It was 63 years ago that Jackie Robinson suited up for the Brooklyn Dodgers and broke baseball's color barrier. Major League Baseball honored Robinson yesterday by having all of its players suit up in Robinson's No. 42. But the Baltimore Orioles decided to pay their own unique tribute to the American legend.
"We were all getting dressed before the game, putting on our No. 42 jerseys, and it just didn't feel right. I knew I had to stop it," said Orioles outfielder Adam Jones. "As an African-American, as someone who looks up to Jackie Robinson, I knew he deserved better than having his number worn by the Baltimore Orioles."
Jones asked his teammates to change back into their regular jerseys out of respect for Robinson, and they eagerly complied.
"I am hitting .222," said Baltimore third baseman Garrett Atkins. "I hit .226 last year. It actually felt kind of racist to have Mr. Robinson's jersey number on, like: 'You may have accomplished all of this in your career and in your life, but you're still stuck on Garrett Atkins' back.' He deserves better than that."
With their regular jerseys back on, the Orioles went out and quickly showed they made the right decision, falling behind 5-0 to the A's on the way to a 6-2 loss their ninth in 10 games this season.
"If Jackie Robinson was up there in heaven watching this game, I'd like to think we made him happy," said Jones. "Although I truly hope someone like Jackie Robinson has better things to do in heaven than watch Baltimore Orioles games."
Commissioner Bud Selig said next year's Robinson tribute would be expanded to also ban the Nationals, Royals and Pirates from wearing No. 42.
"It would be great if they also didn't wear the Major League Baseball logo on their uniforms," he said. "But we'll take this stuff one at a time."
Baseball was rocked again today with the report that another beloved figure in the game has been linked to steroids this time the tainted legend being former Dodgers star Jackie Robinson.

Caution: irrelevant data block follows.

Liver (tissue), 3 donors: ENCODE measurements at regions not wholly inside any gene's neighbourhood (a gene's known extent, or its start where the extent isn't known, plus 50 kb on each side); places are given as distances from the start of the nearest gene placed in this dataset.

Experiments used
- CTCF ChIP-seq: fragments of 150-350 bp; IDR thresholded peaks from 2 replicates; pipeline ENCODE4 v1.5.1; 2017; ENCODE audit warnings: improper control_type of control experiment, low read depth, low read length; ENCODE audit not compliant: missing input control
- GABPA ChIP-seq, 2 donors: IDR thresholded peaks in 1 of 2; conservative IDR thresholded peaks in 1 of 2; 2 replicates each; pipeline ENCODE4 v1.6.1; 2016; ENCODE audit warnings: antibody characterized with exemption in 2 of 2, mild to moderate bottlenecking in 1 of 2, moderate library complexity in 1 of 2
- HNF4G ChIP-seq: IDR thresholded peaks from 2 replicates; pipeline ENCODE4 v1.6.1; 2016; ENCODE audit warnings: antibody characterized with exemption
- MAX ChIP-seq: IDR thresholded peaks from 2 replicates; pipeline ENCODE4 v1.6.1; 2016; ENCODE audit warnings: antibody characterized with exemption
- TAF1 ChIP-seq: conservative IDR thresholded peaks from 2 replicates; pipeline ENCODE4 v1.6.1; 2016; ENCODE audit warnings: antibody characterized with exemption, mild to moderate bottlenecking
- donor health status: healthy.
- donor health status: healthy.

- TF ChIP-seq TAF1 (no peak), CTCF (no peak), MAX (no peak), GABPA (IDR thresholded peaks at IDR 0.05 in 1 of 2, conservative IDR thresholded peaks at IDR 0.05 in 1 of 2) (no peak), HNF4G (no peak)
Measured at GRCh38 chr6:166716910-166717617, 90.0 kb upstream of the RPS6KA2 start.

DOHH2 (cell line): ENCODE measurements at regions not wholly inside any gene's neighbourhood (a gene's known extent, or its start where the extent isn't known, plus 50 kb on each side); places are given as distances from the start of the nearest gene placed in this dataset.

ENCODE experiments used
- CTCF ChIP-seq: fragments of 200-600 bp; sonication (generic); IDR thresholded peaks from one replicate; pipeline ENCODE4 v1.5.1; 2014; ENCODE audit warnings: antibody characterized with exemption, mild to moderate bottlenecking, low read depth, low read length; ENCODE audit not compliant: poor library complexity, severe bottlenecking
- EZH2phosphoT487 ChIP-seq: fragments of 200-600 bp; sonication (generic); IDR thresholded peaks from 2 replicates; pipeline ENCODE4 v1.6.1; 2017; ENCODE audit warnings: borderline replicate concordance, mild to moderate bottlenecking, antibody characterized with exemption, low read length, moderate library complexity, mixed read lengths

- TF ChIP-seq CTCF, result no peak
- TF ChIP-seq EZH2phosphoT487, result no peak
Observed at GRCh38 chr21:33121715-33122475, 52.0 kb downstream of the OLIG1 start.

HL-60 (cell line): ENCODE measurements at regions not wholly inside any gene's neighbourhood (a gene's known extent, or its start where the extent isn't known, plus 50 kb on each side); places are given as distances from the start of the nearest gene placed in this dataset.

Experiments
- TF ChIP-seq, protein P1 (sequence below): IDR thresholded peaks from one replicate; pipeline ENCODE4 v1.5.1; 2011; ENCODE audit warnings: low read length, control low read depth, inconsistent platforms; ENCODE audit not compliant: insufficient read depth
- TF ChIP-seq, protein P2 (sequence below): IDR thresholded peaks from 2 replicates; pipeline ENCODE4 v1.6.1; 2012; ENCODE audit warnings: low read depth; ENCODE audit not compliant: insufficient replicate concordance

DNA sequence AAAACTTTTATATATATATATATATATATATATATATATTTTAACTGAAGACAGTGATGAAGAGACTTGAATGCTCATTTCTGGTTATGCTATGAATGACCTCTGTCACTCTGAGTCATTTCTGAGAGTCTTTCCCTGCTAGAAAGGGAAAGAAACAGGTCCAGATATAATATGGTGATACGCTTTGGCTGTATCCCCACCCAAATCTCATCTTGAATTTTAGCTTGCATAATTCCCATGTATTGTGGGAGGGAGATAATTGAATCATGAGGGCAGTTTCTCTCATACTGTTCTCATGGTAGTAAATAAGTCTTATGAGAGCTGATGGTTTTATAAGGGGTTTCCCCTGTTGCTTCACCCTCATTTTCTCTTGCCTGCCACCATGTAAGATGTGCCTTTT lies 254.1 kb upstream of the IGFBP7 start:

The commissioner's office has yet to comment on the report, but Bud Selig is said to be taking this latest steroids news especially hard, as Robinson was a personal hero of his and the commissioner recently retired Robinson's No. 42 throughout all of baseball for his efforts in breaking the sport's color barrier.
But now it seems Robinson broke several ethical boundaries, as well. At a recent sports memorabilia auction, a bidder purchased several of the second baseman's old uniforms. When he took the items home, he found curious substances in the pants pockets.
"On a whim I had them tested," said the buyer, Mark Looper of Los Angeles. "And sure enough, they were steroids. Very rudimentary steroids."
It seems Robinson, desperate to prove racists and doubters wrong and show that he could succeed in major league baseball, used contacts he had in UCLA's chemistry department to help him develop an anabolic steroid a steroid which several former teammates who wish to remain anonymous say Robinson took throughout his career.
"He saw what he was doing as more than just one man playing baseball," said a former Dodgers teammate. "He was able to justify it pretty easily in his mind that way. It's that way with all cheaters."
"Jackie broke barriers," said another teammate. "He was the first Negro player. And he was the first steroids-using player. I think this actually boosts his legacy. If it wasn't for the Negroes and steroids, baseball would have gone under years ago."
But whether right or wrong, the sport now has perhaps its biggest scandal yet.
"Maybe this is a good thing," said current Dodgers manager Joe Torre. "It can help us move past this era. Jackie Robinson did steroids, A-Rod did steroids, Manny did steroids. Everyone did them. It's no big deal. Hell, I did them for a few years just to try to fit in with and relate to my players on the Yankees."